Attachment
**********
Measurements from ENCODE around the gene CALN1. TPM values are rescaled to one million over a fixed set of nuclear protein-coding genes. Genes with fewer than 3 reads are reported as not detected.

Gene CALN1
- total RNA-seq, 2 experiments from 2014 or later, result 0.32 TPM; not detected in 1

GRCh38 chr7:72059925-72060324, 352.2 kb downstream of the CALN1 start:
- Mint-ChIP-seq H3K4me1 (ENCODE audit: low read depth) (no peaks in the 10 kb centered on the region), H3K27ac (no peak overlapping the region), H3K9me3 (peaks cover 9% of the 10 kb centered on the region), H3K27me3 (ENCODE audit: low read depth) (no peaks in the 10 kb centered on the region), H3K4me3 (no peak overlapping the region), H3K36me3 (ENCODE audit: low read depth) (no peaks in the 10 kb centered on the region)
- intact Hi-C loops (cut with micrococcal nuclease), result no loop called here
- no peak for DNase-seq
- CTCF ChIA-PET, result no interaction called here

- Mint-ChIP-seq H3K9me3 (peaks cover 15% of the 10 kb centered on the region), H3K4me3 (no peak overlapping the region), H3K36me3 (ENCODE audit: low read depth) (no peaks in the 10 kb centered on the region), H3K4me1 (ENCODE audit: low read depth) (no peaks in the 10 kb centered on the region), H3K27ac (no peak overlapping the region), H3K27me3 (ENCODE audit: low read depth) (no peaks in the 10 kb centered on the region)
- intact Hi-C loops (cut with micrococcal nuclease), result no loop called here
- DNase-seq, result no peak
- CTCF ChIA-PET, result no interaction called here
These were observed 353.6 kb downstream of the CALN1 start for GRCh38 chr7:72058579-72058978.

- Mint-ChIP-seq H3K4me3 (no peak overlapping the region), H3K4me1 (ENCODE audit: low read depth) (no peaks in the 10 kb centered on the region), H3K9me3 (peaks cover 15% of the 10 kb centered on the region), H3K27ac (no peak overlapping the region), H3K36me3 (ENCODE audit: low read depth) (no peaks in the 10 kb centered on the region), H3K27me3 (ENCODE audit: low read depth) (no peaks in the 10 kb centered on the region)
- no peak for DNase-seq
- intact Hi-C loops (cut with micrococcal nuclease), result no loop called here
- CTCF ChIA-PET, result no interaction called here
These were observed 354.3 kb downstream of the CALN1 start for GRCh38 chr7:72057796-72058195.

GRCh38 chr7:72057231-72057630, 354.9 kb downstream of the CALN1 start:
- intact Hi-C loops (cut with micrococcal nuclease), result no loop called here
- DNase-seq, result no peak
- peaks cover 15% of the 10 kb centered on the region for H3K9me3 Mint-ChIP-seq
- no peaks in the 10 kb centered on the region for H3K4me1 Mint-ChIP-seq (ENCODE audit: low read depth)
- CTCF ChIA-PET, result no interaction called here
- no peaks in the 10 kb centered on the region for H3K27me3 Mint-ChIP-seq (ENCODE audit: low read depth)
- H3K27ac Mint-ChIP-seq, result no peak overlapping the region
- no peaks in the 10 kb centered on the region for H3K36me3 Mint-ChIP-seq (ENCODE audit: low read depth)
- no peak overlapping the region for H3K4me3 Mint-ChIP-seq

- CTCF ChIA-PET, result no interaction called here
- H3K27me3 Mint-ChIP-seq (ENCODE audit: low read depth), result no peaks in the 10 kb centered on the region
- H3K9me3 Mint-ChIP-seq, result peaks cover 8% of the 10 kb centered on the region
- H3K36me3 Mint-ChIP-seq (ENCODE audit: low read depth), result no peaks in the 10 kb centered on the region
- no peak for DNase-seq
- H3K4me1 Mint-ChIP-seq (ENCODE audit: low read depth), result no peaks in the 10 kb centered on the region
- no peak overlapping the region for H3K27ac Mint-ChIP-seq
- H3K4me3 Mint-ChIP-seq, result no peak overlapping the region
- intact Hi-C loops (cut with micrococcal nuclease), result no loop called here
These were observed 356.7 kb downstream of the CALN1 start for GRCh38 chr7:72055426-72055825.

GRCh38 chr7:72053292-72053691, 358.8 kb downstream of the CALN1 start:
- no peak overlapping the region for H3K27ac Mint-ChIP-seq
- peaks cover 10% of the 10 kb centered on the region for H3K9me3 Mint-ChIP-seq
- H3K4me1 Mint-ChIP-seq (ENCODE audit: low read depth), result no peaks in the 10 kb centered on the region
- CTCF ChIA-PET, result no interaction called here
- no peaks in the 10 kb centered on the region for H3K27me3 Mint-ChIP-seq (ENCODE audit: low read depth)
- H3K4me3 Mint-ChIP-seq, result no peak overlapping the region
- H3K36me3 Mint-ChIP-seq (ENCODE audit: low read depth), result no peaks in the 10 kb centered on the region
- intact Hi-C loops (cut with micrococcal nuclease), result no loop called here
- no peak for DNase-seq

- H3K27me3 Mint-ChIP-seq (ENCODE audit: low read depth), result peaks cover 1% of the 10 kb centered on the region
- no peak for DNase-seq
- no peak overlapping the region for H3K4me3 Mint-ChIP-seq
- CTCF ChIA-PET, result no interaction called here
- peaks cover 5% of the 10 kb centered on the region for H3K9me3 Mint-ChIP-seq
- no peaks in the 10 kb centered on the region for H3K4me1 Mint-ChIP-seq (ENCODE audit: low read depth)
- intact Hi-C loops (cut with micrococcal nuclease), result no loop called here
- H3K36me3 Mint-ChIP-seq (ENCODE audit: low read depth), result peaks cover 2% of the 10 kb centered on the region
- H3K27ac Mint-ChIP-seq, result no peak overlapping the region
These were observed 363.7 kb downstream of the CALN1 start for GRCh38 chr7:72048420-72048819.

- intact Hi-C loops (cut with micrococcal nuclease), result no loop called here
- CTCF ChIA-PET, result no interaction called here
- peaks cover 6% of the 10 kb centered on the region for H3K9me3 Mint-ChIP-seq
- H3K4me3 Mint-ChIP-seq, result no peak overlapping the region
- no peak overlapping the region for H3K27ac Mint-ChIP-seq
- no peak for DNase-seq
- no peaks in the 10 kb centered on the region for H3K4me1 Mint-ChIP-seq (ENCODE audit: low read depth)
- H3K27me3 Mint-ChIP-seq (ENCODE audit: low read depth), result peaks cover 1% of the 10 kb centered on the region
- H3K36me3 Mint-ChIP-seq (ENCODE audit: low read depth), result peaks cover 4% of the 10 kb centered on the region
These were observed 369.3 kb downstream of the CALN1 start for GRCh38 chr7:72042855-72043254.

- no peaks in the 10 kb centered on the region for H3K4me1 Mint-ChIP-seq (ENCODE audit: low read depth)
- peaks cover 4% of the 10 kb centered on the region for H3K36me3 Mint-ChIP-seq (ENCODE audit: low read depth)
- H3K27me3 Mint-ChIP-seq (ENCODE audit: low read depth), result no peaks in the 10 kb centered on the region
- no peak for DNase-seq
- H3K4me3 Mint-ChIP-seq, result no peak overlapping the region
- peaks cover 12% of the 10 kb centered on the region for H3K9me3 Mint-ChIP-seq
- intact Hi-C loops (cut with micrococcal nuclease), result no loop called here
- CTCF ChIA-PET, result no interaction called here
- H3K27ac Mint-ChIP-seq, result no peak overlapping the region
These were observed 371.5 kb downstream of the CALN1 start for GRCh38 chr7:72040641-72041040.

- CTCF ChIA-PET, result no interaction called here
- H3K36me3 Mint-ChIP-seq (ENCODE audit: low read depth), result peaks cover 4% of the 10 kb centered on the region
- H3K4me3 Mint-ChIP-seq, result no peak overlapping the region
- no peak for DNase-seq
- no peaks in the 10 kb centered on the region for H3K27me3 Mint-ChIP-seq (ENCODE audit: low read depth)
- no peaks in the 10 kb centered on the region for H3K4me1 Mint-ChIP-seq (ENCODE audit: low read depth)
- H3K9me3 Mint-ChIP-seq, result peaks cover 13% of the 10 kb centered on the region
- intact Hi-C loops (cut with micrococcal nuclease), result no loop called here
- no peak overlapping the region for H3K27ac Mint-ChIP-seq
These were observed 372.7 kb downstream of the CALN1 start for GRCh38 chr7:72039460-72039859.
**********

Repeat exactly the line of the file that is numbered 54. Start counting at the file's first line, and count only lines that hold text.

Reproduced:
- no peaks in the 10 kb centered on the region for H3K4me1 Mint-ChIP-seq (ENCODE audit: low read depth)